“I am saddened and disappointed to hear that there is a Danbury investigation regarding alleged child abuse by a priest of the Diocese of Bridgeport,” Nittoly said in an email. “Thankfully, it sounds as though both the Diocese and authorities are taking this seriously and allowing for a further investigation and due process to run its course. I do intend to send news of this story to our school families and to take the opportunity to remind them of how highly prioritized student safety is at Side by Side.”
The church has not said why Marin-Cardona moved around among churches, but an advocate said it could be a warning sign. Historically, the church has moved priests from parish to parish following abuse allegations.
“In cases where priests are being hidden, abuse continues and abuse has lifelong consequences,” Gail Howard, co-volunteer leader of Survivors Network of those Abused by Priests’ Connecticut chapter. “This is not something that passes after a year or two. It needs to be dealt with as (the) psychologically violent offense that it is.”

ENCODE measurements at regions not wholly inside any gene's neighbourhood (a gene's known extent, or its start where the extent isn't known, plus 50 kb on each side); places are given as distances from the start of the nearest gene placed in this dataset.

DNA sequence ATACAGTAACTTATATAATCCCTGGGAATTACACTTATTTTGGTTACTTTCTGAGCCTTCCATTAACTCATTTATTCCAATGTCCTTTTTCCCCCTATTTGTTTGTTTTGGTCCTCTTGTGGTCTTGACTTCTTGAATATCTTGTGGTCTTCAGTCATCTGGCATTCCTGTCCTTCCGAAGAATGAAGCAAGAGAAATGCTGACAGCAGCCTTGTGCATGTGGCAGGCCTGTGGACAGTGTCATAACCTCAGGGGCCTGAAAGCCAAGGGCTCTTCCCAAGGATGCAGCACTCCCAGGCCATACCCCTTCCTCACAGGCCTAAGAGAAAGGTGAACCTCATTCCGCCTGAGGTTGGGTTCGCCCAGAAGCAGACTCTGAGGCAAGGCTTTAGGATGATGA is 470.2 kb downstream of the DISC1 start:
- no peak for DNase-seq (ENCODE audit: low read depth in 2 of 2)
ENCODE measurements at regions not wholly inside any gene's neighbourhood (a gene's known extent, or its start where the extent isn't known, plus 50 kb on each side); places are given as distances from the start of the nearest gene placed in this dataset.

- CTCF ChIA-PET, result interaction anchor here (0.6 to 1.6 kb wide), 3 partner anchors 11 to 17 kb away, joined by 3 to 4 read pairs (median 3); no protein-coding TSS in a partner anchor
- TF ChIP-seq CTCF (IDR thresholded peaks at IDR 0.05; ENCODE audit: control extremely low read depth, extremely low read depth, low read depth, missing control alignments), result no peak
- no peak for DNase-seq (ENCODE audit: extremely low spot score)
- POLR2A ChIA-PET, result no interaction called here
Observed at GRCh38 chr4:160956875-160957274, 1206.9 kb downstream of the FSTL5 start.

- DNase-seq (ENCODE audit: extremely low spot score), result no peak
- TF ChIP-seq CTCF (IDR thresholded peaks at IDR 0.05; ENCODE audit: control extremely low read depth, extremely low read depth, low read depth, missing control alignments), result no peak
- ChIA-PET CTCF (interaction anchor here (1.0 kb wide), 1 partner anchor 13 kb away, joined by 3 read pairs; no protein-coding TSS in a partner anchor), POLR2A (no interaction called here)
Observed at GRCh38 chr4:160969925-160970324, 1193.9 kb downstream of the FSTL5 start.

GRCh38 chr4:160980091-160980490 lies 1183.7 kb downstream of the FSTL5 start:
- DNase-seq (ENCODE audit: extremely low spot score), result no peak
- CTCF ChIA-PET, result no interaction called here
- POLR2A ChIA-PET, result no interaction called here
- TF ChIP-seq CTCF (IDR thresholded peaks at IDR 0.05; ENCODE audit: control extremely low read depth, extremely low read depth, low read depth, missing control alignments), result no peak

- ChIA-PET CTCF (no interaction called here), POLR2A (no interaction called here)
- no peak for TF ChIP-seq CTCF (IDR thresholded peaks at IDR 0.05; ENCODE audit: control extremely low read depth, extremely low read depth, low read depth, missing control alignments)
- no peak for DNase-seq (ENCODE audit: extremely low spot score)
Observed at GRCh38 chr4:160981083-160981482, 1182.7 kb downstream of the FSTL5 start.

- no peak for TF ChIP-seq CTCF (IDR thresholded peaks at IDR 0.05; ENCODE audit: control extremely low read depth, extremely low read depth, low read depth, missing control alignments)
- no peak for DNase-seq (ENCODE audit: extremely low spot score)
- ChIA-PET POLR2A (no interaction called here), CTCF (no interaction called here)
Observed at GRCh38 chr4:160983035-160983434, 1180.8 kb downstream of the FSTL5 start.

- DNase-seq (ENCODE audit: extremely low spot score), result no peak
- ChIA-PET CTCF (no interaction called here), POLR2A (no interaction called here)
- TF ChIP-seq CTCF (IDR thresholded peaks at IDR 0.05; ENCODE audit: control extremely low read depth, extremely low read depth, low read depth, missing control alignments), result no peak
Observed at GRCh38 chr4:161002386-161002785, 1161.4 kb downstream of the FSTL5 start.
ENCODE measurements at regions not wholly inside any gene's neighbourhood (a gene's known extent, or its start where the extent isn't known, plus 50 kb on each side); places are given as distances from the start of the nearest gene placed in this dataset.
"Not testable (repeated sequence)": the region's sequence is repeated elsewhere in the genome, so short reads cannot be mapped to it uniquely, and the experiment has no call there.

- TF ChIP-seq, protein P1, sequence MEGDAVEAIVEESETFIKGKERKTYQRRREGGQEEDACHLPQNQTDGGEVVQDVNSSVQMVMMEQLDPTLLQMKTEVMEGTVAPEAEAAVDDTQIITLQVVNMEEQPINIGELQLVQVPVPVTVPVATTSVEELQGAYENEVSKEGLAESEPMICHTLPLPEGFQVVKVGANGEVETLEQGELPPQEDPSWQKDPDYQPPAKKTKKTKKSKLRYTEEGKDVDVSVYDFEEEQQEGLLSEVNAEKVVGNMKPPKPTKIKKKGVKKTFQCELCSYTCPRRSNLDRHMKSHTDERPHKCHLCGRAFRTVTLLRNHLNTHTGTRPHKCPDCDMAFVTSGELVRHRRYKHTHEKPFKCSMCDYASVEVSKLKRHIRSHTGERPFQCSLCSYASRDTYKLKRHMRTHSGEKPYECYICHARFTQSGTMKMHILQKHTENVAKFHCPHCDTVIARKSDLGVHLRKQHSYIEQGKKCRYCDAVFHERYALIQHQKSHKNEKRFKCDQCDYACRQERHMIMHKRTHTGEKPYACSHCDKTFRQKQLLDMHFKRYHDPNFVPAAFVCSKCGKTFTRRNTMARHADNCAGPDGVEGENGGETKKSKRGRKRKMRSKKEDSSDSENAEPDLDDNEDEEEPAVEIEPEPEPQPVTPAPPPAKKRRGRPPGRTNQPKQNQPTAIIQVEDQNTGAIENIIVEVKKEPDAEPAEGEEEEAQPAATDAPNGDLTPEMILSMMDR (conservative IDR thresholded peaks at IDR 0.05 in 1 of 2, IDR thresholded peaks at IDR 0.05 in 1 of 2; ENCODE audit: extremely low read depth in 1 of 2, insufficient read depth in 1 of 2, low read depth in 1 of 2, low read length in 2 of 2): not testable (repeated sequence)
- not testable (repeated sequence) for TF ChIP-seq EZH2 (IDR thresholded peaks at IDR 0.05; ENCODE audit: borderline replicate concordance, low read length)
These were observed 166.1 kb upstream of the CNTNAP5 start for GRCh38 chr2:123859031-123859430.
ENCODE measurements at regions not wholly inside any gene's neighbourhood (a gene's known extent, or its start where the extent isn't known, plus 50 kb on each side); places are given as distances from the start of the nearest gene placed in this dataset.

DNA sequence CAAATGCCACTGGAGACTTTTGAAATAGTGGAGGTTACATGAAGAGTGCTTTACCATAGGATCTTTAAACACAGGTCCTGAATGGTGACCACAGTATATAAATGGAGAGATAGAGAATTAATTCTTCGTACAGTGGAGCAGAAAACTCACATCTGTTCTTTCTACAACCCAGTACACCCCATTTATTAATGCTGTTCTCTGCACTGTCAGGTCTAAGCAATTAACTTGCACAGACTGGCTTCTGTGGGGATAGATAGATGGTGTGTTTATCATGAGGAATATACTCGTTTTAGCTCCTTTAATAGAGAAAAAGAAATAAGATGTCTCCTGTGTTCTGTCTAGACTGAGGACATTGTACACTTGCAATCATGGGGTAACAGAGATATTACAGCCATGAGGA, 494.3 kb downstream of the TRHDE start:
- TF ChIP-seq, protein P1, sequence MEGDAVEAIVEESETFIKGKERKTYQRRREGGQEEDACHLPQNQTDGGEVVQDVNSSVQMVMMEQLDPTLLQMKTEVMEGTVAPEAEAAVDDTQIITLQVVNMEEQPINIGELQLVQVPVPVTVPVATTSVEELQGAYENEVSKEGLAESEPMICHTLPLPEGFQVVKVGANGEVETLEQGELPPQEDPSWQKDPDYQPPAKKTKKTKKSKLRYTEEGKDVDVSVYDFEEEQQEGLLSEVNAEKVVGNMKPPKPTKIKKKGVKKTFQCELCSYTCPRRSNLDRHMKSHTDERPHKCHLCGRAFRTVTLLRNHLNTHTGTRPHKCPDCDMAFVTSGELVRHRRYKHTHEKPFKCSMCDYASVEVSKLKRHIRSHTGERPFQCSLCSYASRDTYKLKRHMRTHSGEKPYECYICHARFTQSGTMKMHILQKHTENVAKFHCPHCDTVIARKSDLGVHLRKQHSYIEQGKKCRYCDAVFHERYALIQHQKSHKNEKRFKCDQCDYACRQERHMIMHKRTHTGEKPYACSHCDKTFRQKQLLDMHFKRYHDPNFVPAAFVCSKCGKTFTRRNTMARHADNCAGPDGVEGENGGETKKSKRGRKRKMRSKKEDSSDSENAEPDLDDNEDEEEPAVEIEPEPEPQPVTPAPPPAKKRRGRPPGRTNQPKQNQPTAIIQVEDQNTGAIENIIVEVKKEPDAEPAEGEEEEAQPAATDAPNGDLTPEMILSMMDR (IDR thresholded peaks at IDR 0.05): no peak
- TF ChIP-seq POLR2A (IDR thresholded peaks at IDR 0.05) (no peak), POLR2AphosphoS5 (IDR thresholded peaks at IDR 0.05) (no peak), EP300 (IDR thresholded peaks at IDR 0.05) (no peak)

News of the allegations comes on the heels of a sweeping report released in October that detailed how two Bridgeport diocese bishops failed to report instances of child abuse to law enforcement, and disclosed that 281 victims of abuse had been found dating back more than six decades.
More than a year ago, a Bridgeport pastor left the priesthood following accusations of inappropriate behavior toward children.
The diocese found the Rev. Frank Gomez’s contact with the children was not sexual, but that he had violated the church’s policies by texting with children, giving them gifts without their parents’ consent and “physical interaction” that made kids and parents uncomfortable.
Gomez resigned from the priesthood rather than undergo treatment at a Canadian facility. He had served as a pastor at St. Charles Borromeo Church in Bridgeport.
The recent accusations against Marin-Cardona suggest the church has still not done enough, Howard said.
“The church has a vested interest in minimizing their problems,” she said. “That’s not a very hard thing to imagine. I’ve got to say civil authorities need to step forward. There’s enough evidence across the country to compel civil authorities to do a thorough investigation. We’re past the time where we think the church is probably going to tell us everything.”